What fuelled the idea behind the book?
My food blog has given me great insight into what parents want to know and cook, and the approach they need. I wanted to tackle the most burning questions and offer tried-and-tested solutions. I didn’t want to just arm parents with seventy new recipes and send them on their way; the five-phase programme utilises different activities to make it fun.
What are the challenges you’ve faced in your family at dinner time?
In balancing work, family and everything else, we kept serving the things we were sure our kids would eat. Having one child suffering from croup and another with sensory issues, I knew they’d soon be living on the three beige items they still considered acceptable, if we weren’t careful. My experimentation with my kids is now the core of the book: gradually introducing variety and discovering new flavours, textures, and colours on the plate.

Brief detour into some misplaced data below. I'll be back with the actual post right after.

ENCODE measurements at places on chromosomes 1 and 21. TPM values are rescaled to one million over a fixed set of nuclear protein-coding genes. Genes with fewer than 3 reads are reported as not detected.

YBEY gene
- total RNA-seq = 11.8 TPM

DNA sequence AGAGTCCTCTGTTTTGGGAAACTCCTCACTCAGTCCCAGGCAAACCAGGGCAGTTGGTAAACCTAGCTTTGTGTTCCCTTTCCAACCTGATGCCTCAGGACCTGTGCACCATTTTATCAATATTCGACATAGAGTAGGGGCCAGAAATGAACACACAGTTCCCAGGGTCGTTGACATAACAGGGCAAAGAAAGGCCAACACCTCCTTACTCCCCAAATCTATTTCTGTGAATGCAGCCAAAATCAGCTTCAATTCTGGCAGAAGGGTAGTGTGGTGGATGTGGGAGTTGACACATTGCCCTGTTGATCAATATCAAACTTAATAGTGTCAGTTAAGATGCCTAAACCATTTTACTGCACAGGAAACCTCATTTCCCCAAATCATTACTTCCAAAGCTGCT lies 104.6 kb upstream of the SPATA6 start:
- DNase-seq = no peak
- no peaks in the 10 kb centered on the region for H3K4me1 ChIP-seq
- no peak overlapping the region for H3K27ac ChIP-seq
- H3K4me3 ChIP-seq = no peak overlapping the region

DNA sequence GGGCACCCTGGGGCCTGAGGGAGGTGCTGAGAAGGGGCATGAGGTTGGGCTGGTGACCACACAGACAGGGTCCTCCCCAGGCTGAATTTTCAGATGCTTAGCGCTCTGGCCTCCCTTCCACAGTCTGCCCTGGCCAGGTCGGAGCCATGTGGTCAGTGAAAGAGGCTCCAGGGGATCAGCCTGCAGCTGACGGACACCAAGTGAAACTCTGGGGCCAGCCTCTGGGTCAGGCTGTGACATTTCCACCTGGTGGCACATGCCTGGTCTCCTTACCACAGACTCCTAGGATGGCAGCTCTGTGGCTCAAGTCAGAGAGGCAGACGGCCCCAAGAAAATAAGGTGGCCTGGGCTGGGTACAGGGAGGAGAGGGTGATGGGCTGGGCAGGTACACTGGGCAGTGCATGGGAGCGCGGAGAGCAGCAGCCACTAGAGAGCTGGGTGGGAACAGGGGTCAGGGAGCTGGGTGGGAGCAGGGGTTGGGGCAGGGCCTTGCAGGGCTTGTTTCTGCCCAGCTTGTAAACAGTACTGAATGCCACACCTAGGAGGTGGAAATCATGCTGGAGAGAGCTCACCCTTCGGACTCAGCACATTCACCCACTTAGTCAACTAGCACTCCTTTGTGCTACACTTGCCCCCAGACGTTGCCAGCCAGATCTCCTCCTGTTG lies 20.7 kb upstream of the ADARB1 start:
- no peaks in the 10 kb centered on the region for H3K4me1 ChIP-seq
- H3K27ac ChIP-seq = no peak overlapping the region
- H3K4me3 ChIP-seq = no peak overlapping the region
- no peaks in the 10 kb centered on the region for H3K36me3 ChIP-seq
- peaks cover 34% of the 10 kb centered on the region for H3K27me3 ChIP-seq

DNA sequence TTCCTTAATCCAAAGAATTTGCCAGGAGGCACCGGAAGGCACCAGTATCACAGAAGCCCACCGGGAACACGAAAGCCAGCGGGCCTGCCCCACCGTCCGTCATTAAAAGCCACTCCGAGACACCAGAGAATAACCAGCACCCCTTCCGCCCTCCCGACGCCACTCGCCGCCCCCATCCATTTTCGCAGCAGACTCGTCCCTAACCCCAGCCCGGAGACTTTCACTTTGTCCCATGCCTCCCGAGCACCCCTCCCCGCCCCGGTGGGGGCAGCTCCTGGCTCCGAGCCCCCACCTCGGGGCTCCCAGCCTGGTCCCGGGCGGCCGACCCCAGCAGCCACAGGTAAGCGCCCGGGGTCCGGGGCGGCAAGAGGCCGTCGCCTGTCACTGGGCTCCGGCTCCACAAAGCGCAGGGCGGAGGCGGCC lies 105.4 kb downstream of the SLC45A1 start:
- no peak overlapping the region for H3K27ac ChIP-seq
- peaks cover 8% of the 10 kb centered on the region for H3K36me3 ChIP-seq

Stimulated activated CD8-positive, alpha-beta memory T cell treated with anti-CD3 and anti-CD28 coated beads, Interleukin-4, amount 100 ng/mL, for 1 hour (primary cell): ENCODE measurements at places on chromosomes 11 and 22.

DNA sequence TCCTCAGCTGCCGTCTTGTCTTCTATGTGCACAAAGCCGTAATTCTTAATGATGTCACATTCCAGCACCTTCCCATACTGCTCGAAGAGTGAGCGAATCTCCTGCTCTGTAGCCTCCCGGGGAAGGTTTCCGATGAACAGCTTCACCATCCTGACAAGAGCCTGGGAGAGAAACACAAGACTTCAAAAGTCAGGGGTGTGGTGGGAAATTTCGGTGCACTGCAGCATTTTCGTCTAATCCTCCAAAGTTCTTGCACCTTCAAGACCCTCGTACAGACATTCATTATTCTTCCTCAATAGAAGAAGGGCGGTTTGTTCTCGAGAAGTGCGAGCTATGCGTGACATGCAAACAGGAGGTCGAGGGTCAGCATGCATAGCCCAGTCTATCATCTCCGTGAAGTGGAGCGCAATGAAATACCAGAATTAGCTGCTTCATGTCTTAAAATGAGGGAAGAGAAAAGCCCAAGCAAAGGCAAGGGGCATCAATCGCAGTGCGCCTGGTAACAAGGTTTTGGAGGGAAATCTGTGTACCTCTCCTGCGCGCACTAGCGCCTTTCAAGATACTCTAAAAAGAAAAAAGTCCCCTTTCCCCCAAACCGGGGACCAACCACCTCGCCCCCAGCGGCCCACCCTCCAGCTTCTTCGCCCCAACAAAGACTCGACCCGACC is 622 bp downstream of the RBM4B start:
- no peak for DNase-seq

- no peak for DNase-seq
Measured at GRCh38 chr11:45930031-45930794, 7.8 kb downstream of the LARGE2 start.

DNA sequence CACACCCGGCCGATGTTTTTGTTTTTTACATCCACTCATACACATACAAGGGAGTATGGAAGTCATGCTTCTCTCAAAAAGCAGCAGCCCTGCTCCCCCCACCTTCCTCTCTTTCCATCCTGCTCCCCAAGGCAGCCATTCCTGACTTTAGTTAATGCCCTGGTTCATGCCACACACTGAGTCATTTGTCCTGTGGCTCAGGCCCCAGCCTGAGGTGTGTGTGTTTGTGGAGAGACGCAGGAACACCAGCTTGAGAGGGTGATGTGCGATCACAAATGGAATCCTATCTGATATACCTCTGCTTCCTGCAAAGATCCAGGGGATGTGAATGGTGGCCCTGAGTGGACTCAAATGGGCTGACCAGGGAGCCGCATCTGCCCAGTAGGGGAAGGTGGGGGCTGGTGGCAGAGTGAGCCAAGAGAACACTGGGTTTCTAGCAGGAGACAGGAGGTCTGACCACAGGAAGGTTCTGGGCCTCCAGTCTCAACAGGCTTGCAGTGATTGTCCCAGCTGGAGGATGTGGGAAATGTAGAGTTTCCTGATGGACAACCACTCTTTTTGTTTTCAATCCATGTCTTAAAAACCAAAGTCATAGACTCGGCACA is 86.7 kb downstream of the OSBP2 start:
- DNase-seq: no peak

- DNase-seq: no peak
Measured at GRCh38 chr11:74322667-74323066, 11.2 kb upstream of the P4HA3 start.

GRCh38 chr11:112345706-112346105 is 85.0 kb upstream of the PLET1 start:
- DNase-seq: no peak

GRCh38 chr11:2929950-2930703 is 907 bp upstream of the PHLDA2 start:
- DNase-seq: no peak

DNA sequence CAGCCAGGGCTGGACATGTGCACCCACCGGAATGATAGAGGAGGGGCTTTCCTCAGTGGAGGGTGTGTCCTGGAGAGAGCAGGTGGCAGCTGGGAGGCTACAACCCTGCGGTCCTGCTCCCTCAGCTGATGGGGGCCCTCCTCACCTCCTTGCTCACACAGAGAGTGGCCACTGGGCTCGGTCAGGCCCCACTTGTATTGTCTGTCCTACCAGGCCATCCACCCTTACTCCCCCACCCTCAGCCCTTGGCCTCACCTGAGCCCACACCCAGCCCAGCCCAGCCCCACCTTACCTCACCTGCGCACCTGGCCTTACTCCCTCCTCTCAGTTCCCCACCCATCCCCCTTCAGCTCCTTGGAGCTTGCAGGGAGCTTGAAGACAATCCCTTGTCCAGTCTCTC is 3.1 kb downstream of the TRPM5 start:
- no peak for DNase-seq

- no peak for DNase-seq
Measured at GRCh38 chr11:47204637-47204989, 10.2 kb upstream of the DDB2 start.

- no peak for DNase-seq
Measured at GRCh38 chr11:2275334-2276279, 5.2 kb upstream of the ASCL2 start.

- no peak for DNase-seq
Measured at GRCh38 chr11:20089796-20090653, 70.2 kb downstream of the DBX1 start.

What are some of your favourite recipes in the book?
The outlandish ones like strawberries and cream pasta; it’s an utterly delicious butternut squash macaroni cheese with balsamic strawberries. Who would’ve thought children would eat such a weird-sounding meal?
Play and creativity feels integral to the programme...
My mum studied for a Psychology degree and became a lecturer in Child Development, so she was on hand to help me understand my kids’ development. Getting messy and creating food art strengthens their relationship with food.
What plans and hopes do you have for the future?
My biggest hope is that the book makes a difference to family mealtimes up and down the country and beyond. I’d love to take the concept to TV and work with families to take them through the five-phase programme.
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